Rug Making – Techniques, Materials & Dyes
Persian carpets are usually made of wool. The most sought after wool is called "Kurk". It is long, soft and silky, and is sheared in the spring from the bellies of sheep and goats. In the Hamadan and Kurdistan region, camel hair is sometimes used. Silk is frequently employed to make very finely knotted carpets. Although silk is expensive, and does not wear as well as wool, it has the advantage of not attracting moths.
The preparation of the wool has much to do with the appearance of the final product. Proper shearing guarantees the maximum length of fibre . Then the fibres are washed, sorted, teased, fluffed and combed to be ready to be spun on a spindle or spinning wheel. After the spinning process the year can be dyed.
Most rugs contain either natural or synthetic dyes. Natural dyes are made from vegetable or mineral sources. Synthetic dyes are made from either aniline or chrome.
The dyes used to colour the wool are of the greatest importance in completing the effect and lengthening the life of Persian carpets. Innumerable raw materials have been used in the past for dying wool and dyers have always been greatly respected. Most of the traditional raw materials were of vegetable origin: roots, flowers, barks, and leaves. However, some animal products and various insects were also used. The popular belief that vegetable dyes in contrast to chemical dyes, do not fade is unfounded. Yet, when vegetable dyes fade, they become softer and more attractive. In 1900, the government even forbade the use and import of chemical dyes; however, this law has never been strictly enforced.
The two most common agents used for natural dye were madder for red colour (extracted from roots of 3-9 year old plants grown over the Near East and Central Asia), and indigo for blue (extracted from indigo plant imported from India. Saffron produces the brightest and also the most expensive yellow. Sumac, turmeric and pomegranate also supply various yellow dyes. Green can be made from a dying of indigo followed by a bath of yellow.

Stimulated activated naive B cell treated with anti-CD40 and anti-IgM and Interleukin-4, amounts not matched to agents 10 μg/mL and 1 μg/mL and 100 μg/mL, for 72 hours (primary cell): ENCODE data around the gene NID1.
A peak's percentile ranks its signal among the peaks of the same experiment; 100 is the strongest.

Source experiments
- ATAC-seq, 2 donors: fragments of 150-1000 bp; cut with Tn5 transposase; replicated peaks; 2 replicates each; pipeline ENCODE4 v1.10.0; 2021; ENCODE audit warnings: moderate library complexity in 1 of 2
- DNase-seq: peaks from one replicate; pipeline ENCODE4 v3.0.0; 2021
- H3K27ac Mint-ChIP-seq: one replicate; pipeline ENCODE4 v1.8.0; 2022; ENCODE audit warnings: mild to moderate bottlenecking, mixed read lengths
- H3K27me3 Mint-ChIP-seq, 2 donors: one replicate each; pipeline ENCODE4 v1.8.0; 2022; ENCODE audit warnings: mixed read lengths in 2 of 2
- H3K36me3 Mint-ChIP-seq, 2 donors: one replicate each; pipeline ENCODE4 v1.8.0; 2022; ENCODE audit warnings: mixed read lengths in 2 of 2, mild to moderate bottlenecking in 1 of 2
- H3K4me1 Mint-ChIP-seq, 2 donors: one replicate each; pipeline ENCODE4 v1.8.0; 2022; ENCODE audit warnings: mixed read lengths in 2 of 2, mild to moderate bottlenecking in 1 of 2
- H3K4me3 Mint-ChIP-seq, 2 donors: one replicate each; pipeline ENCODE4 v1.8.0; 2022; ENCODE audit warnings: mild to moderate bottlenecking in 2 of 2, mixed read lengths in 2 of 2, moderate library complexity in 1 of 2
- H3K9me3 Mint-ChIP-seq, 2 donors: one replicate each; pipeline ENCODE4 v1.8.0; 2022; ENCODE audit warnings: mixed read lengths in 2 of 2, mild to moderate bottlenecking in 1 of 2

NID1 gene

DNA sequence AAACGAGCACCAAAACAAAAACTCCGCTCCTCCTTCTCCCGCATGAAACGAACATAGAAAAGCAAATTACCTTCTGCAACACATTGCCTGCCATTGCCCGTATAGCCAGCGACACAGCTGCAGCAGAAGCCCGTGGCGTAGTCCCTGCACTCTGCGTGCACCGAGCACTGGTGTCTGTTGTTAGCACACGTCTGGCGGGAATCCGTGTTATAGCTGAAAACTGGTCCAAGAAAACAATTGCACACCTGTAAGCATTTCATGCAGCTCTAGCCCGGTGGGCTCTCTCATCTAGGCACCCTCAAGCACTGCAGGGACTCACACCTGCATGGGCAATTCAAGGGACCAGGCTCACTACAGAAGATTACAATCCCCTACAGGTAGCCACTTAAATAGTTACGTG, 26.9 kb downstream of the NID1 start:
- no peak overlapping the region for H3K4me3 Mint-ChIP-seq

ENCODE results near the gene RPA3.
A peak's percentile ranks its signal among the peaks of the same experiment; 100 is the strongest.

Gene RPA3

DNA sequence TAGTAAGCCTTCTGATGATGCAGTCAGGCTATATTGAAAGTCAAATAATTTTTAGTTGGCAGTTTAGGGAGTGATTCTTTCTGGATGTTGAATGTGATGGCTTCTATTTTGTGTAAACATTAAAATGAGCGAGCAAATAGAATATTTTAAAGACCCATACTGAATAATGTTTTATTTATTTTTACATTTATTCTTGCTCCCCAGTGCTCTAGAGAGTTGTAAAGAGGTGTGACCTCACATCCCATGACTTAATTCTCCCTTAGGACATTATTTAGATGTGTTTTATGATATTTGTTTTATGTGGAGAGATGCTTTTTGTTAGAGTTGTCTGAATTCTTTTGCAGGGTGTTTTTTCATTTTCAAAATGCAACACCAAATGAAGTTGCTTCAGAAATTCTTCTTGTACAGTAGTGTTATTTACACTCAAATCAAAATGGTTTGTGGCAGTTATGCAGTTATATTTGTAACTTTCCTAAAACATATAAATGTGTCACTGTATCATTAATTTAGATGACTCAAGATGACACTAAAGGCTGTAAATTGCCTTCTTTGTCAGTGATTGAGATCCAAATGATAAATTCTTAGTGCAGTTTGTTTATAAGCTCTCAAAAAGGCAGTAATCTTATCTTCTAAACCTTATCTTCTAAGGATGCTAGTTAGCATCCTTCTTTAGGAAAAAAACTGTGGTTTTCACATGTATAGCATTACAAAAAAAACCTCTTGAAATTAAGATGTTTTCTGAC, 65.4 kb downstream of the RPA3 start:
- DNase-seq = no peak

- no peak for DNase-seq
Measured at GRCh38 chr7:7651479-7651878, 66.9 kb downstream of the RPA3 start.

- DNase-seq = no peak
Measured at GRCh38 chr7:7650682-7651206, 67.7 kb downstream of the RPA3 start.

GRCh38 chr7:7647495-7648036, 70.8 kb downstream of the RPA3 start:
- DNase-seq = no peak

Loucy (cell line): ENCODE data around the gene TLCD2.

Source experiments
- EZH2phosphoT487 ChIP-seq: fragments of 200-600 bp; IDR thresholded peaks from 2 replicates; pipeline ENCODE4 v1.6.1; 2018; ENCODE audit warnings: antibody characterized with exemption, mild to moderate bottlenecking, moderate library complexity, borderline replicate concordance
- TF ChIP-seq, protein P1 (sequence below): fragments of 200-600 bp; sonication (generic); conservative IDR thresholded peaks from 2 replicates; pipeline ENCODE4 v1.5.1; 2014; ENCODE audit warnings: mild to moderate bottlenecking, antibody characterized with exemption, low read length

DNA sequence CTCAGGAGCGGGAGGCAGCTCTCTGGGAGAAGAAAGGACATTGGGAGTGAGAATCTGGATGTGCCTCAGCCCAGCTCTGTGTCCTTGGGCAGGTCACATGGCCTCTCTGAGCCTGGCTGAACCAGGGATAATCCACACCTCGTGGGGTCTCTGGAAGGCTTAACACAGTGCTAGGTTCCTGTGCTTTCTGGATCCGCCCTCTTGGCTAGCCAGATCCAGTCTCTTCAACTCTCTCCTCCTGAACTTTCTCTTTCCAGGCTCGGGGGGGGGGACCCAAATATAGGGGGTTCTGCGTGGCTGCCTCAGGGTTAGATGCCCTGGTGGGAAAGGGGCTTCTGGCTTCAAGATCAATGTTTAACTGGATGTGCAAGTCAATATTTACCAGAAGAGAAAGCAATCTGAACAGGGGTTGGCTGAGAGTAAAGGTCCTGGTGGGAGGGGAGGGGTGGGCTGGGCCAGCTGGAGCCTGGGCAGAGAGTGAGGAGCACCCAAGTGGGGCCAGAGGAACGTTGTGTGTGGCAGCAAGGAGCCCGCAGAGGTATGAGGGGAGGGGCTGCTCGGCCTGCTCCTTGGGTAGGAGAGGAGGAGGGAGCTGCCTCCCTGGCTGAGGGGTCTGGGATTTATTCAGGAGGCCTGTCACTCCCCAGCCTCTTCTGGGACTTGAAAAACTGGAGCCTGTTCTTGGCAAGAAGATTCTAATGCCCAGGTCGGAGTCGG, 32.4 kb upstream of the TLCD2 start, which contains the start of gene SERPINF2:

The art of dyeing has had a tradition of prestige and mystery. Practically every family has its own special formula, which is carefully guarded and passed on through generations.
This wool preparation takes many weeks, before continuing with the natural dye process. The use of traditional natural dyes was a hereditary skill and many women would pool their resources and expertise to ensure a lasting and radiant range of colours. Colours were normally specific to the local environment of the weaver and she could use any number of natural base materials that would include plants, berries, roots and other vegetation.
The enormous spectrum of colour in oriental rugs is one of their most attractive and fascinating features. Although synthetic dyes are often used with greater frequency in modern rugs, the varying tones and hues of natural dyes give so many carpets, not only their individuality, but their high intrinsic value.
Many of the vast range of colors used in rugs are understood to have intricate meaning, combining with the weaver’s personal designs to give a unique symbolism to her rug.
Blue - Woad
Dyers Woad. From this plant the whole myriad of blue tones emerge, from dark to light, depending on the length of time, which the plant is boiled. Dyers Woad and other plants are used to yield Indigo, which is the oldest and most important of all blue dye.
Red - Madder Root:
The roots of the madder plant yields the dye used for most red colours. Depending on both the age of the roots and the length of time that they are boiled, the range of colours can vary from the deepest of reds to pinks and purples. Red signifies assion and is the colour of happiness and success.
Bright Yellow - Ox-Eye Chamomile
Ox-Eye Chamomile. The flowers from this plant, fresh or dried, are used along with alum mordant to produce a bright yellow. Yellow used in rugs indicates plenty, riches and power.
Brown - Walnut
Walnut Tree. The fruit is covered with a thick green rind, which along with the leaves is often used by villagers for a green or blackish-brown dye. The effective colouring agent is the brown dye Juglone that adheres directly to wool fibers without a mordant (fixing agent).
Yellow/Brownish-Black - Pomegranate
Pomegranate Tree. The fresh or dried skin of the fruit is used for dyeing and if used with an alum mordant a yellow brownish shade will result. If an iron mordant is used, a brownish-black shade will result. In Oriental carpets and kilims, the pomegranate is a symbol of fertility and abundance because of it's many seeds.
Deep Yellow/Green - Buckthorn.